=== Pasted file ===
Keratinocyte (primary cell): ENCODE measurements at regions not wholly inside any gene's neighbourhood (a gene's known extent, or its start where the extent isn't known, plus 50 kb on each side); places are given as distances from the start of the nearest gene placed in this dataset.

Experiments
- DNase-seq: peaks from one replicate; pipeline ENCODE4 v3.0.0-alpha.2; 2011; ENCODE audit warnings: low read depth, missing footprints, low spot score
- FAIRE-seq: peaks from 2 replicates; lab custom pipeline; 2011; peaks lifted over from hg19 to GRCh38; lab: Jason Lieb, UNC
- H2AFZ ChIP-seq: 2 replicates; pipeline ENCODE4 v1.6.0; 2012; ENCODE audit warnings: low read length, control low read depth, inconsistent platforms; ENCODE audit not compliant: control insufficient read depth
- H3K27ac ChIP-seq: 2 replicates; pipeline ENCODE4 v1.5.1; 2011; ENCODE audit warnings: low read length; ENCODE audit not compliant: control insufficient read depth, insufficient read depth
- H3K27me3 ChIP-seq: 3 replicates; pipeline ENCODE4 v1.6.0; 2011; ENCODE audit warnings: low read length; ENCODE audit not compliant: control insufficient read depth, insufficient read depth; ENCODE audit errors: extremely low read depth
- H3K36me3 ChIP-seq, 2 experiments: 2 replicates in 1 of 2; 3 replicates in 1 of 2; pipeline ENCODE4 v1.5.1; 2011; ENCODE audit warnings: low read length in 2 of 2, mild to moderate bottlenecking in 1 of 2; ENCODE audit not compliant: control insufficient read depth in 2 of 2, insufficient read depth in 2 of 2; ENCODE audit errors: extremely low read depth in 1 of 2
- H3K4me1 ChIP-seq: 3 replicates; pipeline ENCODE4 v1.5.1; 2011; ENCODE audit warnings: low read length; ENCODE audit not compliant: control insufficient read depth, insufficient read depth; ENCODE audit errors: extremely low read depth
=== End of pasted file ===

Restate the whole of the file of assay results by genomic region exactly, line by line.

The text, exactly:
Keratinocyte (primary cell): ENCODE measurements at regions not wholly inside any gene's neighbourhood (a gene's known extent, or its start where the extent isn't known, plus 50 kb on each side); places are given as distances from the start of the nearest gene placed in this dataset.

Experiments
- DNase-seq: peaks from one replicate; pipeline ENCODE4 v3.0.0-alpha.2; 2011; ENCODE audit warnings: low read depth, missing footprints, low spot score
- FAIRE-seq: peaks from 2 replicates; lab custom pipeline; 2011; peaks lifted over from hg19 to GRCh38; lab: Jason Lieb, UNC
- H2AFZ ChIP-seq: 2 replicates; pipeline ENCODE4 v1.6.0; 2012; ENCODE audit warnings: low read length, control low read depth, inconsistent platforms; ENCODE audit not compliant: control insufficient read depth
- H3K27ac ChIP-seq: 2 replicates; pipeline ENCODE4 v1.5.1; 2011; ENCODE audit warnings: low read length; ENCODE audit not compliant: control insufficient read depth, insufficient read depth
- H3K27me3 ChIP-seq: 3 replicates; pipeline ENCODE4 v1.6.0; 2011; ENCODE audit warnings: low read length; ENCODE audit not compliant: control insufficient read depth, insufficient read depth; ENCODE audit errors: extremely low read depth
- H3K36me3 ChIP-seq, 2 experiments: 2 replicates in 1 of 2; 3 replicates in 1 of 2; pipeline ENCODE4 v1.5.1; 2011; ENCODE audit warnings: low read length in 2 of 2, mild to moderate bottlenecking in 1 of 2; ENCODE audit not compliant: control insufficient read depth in 2 of 2, insufficient read depth in 2 of 2; ENCODE audit errors: extremely low read depth in 1 of 2
- H3K4me1 ChIP-seq: 3 replicates; pipeline ENCODE4 v1.5.1; 2011; ENCODE audit warnings: low read length; ENCODE audit not compliant: control insufficient read depth, insufficient read depth; ENCODE audit errors: extremely low read depth